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During World War II, were Germans rounded up by Ecuadorian governments and sent to concentration camps in Texas?

Matmail:

On vacation in Ecuador, I met an 80-year-old man who claims that during World War II, he and his German parents were rounded up by the Ecuadorian government at the request of the U.S. government and sent to a concentration camp in Texas. After six weeks they were sent to Germany. When the war ended, he returned to Ecuador to live. Could this be true U.S. history?

-- Joel Fentin, the Net

True, Joel. Another little detail they don't teach you in history class. Actually, this factlet was buried in the National Archives until about five years ago, when the Dateline TV show got a tip and went digging for documents.

Everyone knows that Japanese-Americans on the West Coast were interned under the War Relocation Act following Pearl Harbor. For the most part, the WRA didn't affect German or Italian citizens in the U.S. But your Ecuadorian friend was caught up in a different and much more secret plan, attributed by Dateline's research to General George Marshall. We asked Latin American governments to round up so-called "alien enemies," targeting Japanese and Axis citizens who might "compromise" American security. According to TV interviews, the national police would knock on the door, arrest people, and turn them over to the American military, which transported them on ships to internment camps in the U.S. The Ecuadorian most likely ended up in the Crystal City camp in Texas. There they'd sit until the U.S. arranged a prisoner exchange with Japan, Italy, or Germany. We'd trade the "alien enemies" for U.S. prisoners of war. So while your acquaintance was on his way to Germany, American prisoners were on their way home. This, apparently, was one motivation behind the roundup.

Dateline suggests that Latin American countries were glad to cooperate because the arrestees were mostly business owners and farmers (though a few were actual spies), and the governments would be rid of a few successful foreign residents and could confiscate their assets. One of the ugliest aspects of the whole thing was that some German Jews were taken from relative safety in Latin America and eventually sent back to Germany at the height of the war to face not only the Nazis but Allied bombing as well. Your acquaintance was lucky to get back to Ecuador at all. Because of their vague and confused status, many never could return.

The ACLU recently represented some of the "alien enemies" in a class-action lawsuit against the U.S. government. In the settlement, each litigant should receive $5000. Japanese-Americans interned under the War Relocation Act had earlier been awarded $20,000 in reparation.

But that's war for you. Somewhere between the grand patriotic rhetoric and the dirty day-to-day details, we make many moral compromises. They seem justified at the time.

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Matmail:

On vacation in Ecuador, I met an 80-year-old man who claims that during World War II, he and his German parents were rounded up by the Ecuadorian government at the request of the U.S. government and sent to a concentration camp in Texas. After six weeks they were sent to Germany. When the war ended, he returned to Ecuador to live. Could this be true U.S. history?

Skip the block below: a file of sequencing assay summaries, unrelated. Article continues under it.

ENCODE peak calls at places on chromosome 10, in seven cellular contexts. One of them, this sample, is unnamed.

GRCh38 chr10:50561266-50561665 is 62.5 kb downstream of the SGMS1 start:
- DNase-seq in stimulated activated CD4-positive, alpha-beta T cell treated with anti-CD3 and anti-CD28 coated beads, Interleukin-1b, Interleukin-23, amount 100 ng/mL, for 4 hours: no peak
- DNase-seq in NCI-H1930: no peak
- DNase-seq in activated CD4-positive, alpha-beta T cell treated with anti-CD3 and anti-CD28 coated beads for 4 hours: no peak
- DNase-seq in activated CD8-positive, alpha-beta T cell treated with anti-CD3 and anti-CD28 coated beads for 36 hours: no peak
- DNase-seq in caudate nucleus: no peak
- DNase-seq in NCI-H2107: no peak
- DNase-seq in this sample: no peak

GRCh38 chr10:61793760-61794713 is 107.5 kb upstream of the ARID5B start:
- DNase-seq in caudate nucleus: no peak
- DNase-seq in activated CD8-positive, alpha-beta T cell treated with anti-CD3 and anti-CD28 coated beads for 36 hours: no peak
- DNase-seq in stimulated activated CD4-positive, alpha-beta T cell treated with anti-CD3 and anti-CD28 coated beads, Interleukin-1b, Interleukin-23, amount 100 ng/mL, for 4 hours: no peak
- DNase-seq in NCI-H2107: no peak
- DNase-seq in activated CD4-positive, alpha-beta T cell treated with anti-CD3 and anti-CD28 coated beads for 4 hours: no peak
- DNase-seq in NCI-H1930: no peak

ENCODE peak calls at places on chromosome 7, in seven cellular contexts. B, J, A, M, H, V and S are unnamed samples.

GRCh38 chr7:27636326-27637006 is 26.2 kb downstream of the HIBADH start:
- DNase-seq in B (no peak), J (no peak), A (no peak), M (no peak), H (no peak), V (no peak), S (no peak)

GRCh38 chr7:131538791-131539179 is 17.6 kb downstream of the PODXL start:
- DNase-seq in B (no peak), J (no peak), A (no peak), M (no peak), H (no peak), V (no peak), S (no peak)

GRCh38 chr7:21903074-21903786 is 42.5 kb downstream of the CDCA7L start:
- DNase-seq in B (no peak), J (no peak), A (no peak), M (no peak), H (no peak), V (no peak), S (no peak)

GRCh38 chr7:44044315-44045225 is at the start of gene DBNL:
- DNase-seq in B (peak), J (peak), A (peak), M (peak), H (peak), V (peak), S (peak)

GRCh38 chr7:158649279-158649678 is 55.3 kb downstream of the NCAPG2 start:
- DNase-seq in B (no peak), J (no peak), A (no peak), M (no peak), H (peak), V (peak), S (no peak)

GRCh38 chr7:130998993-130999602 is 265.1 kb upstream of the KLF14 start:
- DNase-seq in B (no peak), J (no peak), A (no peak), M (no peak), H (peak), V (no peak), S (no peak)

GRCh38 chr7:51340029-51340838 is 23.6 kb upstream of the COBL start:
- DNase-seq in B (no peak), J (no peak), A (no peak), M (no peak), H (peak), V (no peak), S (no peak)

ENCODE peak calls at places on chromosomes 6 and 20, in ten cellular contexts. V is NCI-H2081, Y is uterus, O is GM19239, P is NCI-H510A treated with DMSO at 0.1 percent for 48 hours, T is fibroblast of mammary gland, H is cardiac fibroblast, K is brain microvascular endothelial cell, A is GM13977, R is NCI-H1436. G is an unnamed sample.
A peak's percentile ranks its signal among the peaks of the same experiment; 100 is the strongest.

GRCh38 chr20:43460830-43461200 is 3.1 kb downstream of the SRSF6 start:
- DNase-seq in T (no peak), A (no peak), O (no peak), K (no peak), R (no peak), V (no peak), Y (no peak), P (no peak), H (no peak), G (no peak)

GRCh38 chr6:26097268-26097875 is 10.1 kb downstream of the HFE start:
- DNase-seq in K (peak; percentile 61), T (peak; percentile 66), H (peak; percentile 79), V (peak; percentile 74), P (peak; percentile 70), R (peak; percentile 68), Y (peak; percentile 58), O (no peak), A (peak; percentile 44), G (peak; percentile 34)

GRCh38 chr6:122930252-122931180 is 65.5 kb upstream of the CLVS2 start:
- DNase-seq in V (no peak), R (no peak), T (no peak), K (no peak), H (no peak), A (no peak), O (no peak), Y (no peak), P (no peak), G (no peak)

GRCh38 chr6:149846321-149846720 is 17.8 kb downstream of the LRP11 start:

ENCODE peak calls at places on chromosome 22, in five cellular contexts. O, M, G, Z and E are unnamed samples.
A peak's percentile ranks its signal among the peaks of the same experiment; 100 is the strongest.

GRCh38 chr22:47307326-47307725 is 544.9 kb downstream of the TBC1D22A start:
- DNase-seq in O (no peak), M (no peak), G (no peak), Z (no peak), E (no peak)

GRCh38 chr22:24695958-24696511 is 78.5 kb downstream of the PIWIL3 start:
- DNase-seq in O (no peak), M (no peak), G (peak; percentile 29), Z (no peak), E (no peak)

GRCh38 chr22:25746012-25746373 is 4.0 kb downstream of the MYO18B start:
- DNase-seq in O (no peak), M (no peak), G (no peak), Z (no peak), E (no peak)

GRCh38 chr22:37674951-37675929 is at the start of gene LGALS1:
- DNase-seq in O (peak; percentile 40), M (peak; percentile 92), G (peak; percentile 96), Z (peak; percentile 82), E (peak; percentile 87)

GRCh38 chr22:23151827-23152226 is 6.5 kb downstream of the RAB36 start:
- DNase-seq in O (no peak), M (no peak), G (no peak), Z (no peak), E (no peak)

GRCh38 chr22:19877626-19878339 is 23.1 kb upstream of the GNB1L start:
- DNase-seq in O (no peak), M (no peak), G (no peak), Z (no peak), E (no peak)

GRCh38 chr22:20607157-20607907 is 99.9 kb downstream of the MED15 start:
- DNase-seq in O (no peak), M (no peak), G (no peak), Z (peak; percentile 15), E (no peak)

-- Joel Fentin, the Net

True, Joel. Another little detail they don't teach you in history class. Actually, this factlet was buried in the National Archives until about five years ago, when the Dateline TV show got a tip and went digging for documents.

Everyone knows that Japanese-Americans on the West Coast were interned under the War Relocation Act following Pearl Harbor. For the most part, the WRA didn't affect German or Italian citizens in the U.S. But your Ecuadorian friend was caught up in a different and much more secret plan, attributed by Dateline's research to General George Marshall. We asked Latin American governments to round up so-called "alien enemies," targeting Japanese and Axis citizens who might "compromise" American security. According to TV interviews, the national police would knock on the door, arrest people, and turn them over to the American military, which transported them on ships to internment camps in the U.S. The Ecuadorian most likely ended up in the Crystal City camp in Texas. There they'd sit until the U.S. arranged a prisoner exchange with Japan, Italy, or Germany. We'd trade the "alien enemies" for U.S. prisoners of war. So while your acquaintance was on his way to Germany, American prisoners were on their way home. This, apparently, was one motivation behind the roundup.

Dateline suggests that Latin American countries were glad to cooperate because the arrestees were mostly business owners and farmers (though a few were actual spies), and the governments would be rid of a few successful foreign residents and could confiscate their assets. One of the ugliest aspects of the whole thing was that some German Jews were taken from relative safety in Latin America and eventually sent back to Germany at the height of the war to face not only the Nazis but Allied bombing as well. Your acquaintance was lucky to get back to Ecuador at all. Because of their vague and confused status, many never could return.

The ACLU recently represented some of the "alien enemies" in a class-action lawsuit against the U.S. government. In the settlement, each litigant should receive $5000. Japanese-Americans interned under the War Relocation Act had earlier been awarded $20,000 in reparation.

But that's war for you. Somewhere between the grand patriotic rhetoric and the dirty day-to-day details, we make many moral compromises. They seem justified at the time.

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